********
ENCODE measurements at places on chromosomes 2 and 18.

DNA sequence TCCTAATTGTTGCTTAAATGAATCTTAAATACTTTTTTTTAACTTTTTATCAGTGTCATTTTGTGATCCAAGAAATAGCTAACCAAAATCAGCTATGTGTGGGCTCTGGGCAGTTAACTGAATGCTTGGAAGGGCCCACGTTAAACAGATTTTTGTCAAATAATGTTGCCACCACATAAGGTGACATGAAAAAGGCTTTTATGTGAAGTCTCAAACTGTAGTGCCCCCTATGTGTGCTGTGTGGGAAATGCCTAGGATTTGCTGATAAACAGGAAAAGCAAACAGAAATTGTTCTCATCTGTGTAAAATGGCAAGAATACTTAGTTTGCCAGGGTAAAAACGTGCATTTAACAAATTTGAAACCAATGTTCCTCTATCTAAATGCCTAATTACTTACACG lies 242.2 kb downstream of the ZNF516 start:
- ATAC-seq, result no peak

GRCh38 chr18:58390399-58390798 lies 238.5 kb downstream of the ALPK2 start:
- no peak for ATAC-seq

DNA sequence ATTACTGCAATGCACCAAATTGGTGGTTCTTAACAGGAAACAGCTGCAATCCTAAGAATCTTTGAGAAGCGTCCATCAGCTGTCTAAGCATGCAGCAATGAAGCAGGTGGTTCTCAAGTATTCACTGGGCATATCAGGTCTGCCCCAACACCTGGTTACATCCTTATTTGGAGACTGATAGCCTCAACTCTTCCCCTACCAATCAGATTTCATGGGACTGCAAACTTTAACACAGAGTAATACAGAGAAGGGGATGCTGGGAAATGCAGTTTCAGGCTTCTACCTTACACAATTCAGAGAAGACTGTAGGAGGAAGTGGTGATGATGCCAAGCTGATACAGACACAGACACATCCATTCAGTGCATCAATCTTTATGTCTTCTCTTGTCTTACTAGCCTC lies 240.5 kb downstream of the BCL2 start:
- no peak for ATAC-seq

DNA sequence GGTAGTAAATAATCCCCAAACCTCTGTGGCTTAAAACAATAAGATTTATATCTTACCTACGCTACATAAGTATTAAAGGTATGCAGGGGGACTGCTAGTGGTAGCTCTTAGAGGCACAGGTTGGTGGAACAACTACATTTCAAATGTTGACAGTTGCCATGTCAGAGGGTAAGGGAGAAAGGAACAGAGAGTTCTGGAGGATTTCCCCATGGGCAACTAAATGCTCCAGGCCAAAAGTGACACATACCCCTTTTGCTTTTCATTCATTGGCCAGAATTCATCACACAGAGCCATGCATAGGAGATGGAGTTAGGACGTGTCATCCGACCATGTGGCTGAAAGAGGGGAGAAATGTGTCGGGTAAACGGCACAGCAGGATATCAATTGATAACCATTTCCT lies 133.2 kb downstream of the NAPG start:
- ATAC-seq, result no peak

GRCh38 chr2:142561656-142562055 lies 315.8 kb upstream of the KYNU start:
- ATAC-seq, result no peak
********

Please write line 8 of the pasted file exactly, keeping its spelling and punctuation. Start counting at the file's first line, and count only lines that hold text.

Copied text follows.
DNA sequence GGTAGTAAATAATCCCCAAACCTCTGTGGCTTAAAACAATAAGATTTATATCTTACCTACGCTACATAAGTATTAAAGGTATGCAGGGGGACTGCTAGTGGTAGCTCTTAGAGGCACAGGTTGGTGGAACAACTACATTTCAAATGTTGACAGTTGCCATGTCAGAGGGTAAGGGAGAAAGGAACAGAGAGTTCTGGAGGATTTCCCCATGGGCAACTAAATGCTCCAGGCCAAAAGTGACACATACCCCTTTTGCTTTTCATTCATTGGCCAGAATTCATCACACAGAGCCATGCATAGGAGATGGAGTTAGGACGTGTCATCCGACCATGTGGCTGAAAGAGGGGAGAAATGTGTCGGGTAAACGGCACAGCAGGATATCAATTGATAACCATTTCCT lies 133.2 kb downstream of the NAPG start: